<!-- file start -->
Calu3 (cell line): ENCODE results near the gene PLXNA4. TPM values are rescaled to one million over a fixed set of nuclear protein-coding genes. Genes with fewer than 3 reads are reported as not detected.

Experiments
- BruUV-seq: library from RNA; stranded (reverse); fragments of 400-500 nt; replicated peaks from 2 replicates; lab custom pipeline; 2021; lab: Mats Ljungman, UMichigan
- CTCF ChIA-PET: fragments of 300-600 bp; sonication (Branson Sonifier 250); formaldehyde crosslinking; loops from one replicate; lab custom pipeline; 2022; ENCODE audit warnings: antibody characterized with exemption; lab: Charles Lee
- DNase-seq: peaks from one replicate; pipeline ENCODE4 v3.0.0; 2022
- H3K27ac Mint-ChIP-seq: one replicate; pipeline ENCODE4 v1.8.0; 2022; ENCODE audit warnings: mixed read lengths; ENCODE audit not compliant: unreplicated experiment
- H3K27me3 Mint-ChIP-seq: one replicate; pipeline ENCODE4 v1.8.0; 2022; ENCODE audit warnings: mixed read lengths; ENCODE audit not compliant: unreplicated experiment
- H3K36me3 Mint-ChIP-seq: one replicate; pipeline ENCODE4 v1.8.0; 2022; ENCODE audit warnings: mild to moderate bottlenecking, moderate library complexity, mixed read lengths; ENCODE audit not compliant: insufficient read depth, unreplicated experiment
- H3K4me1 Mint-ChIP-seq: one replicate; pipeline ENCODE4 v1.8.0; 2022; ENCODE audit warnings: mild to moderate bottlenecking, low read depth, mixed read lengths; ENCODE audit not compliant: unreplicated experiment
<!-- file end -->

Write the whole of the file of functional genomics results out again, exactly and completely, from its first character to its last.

Calu3 (cell line): ENCODE results near the gene PLXNA4. TPM values are rescaled to one million over a fixed set of nuclear protein-coding genes. Genes with fewer than 3 reads are reported as not detected.

Experiments
- BruUV-seq: library from RNA; stranded (reverse); fragments of 400-500 nt; replicated peaks from 2 replicates; lab custom pipeline; 2021; lab: Mats Ljungman, UMichigan
- CTCF ChIA-PET: fragments of 300-600 bp; sonication (Branson Sonifier 250); formaldehyde crosslinking; loops from one replicate; lab custom pipeline; 2022; ENCODE audit warnings: antibody characterized with exemption; lab: Charles Lee
- DNase-seq: peaks from one replicate; pipeline ENCODE4 v3.0.0; 2022
- H3K27ac Mint-ChIP-seq: one replicate; pipeline ENCODE4 v1.8.0; 2022; ENCODE audit warnings: mixed read lengths; ENCODE audit not compliant: unreplicated experiment
- H3K27me3 Mint-ChIP-seq: one replicate; pipeline ENCODE4 v1.8.0; 2022; ENCODE audit warnings: mixed read lengths; ENCODE audit not compliant: unreplicated experiment
- H3K36me3 Mint-ChIP-seq: one replicate; pipeline ENCODE4 v1.8.0; 2022; ENCODE audit warnings: mild to moderate bottlenecking, moderate library complexity, mixed read lengths; ENCODE audit not compliant: insufficient read depth, unreplicated experiment
- H3K4me1 Mint-ChIP-seq: one replicate; pipeline ENCODE4 v1.8.0; 2022; ENCODE audit warnings: mild to moderate bottlenecking, low read depth, mixed read lengths; ENCODE audit not compliant: unreplicated experiment